Time to move beyond speeches

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“You can say what you have to say to get over the hump, but once you’re over the hump, you do whatever you want to do.” In other words, it’s okay to present yourself as something moderate, even centrist, for the purposes of securing power, and once you’ve secured that power it is perfectly acceptable to revert to who (and what) you really are.  This is demonstrated in an example of Vladimir Lenin in pre-Communist Russia. Lenin said that “the government has the guns and therefore we are for peace and for reformation through the ballot. When we have the guns it will be through the bullet.” And so it was.

Isn’t it true of the politics between New Delhi and Srinagar as well? Or, for that matter, have our politicians conducted themselves any differently?

For reference, one can go to the electioneering for the Legislative Assembly elections that immediately followed the massive floods of September 2014. Recall the kind of rhetoric that was used to woo people to vote, and contrast it with the situation today. Lenin certainly was a great man, at least in the sense that he had the courage to state the obvious! But in today’s breed of politicians one rarely come across a person who would concede trickery.

Another example: until recently, New Delhi was all for peace in Kashmir and seemingly ready to do whatever was needed to build bridges with the people here. When armed militancy was at its peak, Delhi’s haste in trying to broker peace using even the smallest possible windows is also a known fact. But once the armed militancy started showing signs of waning down owing to varied geopolitical reasons in the aftermath of 9/11, as also because of Pakistan’s growing internal problems, there was a marked shift in Delhi’s attitude as well. By now it was also encouraged by its deft managerial skills … and had evolved a great mastery in using statecraft  together with the state’s military might to keep angered population at bay.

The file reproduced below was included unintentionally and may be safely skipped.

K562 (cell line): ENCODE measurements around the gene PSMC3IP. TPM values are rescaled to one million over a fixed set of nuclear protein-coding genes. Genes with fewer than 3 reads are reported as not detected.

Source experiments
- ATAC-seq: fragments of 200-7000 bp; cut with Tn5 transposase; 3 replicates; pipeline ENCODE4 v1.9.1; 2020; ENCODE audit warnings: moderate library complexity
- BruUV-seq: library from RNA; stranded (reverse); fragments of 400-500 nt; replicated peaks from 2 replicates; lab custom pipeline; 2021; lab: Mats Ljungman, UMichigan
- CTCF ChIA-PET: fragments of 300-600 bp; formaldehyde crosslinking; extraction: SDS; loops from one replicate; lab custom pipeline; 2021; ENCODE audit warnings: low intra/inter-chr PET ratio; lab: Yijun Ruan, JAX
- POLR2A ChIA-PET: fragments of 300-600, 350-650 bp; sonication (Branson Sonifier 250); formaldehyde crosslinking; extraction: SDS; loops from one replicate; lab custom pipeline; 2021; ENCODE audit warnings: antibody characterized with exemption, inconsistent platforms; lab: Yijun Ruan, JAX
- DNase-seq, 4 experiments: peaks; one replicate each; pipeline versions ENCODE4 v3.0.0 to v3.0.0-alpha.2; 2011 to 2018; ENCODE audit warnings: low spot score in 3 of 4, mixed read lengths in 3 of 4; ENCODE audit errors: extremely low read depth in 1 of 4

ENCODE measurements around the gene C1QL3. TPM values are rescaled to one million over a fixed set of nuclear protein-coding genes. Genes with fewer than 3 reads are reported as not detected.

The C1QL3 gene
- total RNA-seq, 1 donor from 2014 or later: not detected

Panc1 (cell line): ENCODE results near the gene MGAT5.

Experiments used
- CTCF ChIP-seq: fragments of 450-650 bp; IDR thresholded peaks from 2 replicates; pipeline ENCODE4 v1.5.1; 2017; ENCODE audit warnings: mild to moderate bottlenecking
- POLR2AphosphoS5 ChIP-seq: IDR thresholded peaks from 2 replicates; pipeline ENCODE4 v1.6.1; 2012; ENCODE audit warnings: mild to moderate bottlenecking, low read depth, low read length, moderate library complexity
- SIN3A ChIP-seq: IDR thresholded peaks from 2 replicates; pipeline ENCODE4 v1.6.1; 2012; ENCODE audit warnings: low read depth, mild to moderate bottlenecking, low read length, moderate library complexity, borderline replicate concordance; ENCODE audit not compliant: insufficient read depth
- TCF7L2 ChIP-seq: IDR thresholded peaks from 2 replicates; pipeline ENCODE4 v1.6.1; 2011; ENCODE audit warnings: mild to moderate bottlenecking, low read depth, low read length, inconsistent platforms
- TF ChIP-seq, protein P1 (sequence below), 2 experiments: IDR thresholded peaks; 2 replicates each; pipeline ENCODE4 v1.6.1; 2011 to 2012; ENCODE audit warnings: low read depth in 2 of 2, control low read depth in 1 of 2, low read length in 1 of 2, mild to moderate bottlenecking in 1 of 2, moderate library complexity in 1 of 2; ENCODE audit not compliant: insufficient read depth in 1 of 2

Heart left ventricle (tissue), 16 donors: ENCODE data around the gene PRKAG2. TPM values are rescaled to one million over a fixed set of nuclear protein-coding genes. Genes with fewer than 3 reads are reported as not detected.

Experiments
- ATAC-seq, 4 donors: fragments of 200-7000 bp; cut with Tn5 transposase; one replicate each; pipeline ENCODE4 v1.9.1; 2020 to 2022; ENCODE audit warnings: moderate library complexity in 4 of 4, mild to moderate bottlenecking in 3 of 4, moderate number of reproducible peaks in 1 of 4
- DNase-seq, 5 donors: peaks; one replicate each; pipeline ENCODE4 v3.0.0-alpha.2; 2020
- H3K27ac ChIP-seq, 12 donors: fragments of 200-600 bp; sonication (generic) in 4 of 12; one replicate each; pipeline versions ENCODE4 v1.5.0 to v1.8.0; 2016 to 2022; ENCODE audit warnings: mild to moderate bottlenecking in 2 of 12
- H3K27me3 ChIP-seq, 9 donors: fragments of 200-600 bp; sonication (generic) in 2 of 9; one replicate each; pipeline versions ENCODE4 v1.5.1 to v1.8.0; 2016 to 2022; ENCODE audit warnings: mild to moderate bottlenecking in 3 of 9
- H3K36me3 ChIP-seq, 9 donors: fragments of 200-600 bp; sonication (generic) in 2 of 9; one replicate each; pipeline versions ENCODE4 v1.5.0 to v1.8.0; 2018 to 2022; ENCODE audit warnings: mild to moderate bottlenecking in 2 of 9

As is clear from Lenin’s example, the regional leadership here talks one way while out of power in order to get into power. And once in power, they use every force available —violence included— to maintain that power, and positions of privilege.

Recall: Omar Abdullah had talked of a Truth and Reconciliation Commission, pledged facilitating peace process between separatists and New Delhi, jobs to jobless and what not. But once in power, people have seen in him a helpless conciliator who failed to address even the mundane problems and fears of his electorate. TRC figured nowhere in his political priorities (if there were any), not even in his political speeches while he was in power. Delhi did not talk with separatists even though Omar Abdullah’s NC was part of then ruling UPA alliance at the Centre. Numbers of registered educated jobless swelled to over 6.5 lakhs…, and Omar himself landed in trouble by assuring revocation of controversial AFSPA within days when he couldn’t move even an inch on this pledge in the subsequent over four years of his then remaining tenure.

The present ruling coalition of PDP and BJP have also promised moon and stars and their pledges continue to grow shriller by the day. However, as of now they too have not been able to give much semblance of ‘change’ which remained the major USP of their election campaign. With due respect, may we dare remind this government that elections are over, and now is the time to deliver by actually concentrating on fulfilling the promises they have already made in their “Agenda for the Alliance’. By the way let them see if securing the life and liberties of the ordinary people of God-forsaken Kashmir also figure somewhere in that agenda!

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